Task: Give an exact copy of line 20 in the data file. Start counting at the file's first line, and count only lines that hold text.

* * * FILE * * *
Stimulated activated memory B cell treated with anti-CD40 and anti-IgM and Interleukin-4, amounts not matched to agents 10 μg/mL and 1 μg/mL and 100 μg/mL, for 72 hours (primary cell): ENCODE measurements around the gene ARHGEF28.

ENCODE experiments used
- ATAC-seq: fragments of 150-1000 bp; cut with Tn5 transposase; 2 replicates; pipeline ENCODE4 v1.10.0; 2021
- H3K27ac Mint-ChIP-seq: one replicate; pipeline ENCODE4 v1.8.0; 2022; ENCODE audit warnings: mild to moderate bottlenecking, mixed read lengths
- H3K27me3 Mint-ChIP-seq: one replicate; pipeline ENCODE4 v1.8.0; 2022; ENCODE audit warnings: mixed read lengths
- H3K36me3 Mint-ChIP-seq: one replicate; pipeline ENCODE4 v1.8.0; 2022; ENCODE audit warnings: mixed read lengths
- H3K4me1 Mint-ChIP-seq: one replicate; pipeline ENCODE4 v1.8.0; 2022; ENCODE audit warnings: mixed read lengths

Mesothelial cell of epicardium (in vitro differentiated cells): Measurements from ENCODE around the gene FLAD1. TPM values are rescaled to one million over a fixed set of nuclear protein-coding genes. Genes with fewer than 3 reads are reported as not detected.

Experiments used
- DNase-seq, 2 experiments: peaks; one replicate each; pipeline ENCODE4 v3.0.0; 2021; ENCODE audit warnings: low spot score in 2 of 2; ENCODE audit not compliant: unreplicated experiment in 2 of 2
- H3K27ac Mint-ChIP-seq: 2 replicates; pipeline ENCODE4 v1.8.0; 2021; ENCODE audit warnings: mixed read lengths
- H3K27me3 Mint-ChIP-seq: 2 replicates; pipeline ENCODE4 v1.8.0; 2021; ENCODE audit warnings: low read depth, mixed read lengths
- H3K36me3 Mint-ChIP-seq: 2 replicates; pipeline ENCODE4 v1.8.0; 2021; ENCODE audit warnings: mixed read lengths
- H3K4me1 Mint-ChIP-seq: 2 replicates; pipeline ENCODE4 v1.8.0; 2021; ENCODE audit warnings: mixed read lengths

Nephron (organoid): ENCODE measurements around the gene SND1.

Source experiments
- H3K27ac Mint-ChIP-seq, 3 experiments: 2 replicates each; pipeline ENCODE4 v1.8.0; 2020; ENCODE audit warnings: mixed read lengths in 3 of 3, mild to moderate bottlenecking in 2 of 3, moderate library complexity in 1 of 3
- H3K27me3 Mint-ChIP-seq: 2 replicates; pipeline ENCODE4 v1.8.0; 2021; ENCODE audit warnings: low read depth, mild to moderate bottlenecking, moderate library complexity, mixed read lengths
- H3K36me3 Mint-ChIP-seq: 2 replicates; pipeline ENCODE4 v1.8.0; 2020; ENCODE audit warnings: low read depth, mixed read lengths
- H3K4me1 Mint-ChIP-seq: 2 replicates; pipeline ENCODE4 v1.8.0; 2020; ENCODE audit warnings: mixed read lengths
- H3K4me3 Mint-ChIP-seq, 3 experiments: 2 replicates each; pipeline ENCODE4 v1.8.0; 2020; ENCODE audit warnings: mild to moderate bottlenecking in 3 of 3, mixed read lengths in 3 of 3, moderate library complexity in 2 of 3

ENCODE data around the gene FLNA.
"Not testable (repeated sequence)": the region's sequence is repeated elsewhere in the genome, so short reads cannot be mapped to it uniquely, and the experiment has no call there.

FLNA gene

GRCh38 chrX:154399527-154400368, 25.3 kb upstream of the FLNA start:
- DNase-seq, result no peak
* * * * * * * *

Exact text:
- H3K4me1 Mint-ChIP-seq: 2 replicates; pipeline ENCODE4 v1.8.0; 2020; ENCODE audit warnings: mixed read lengths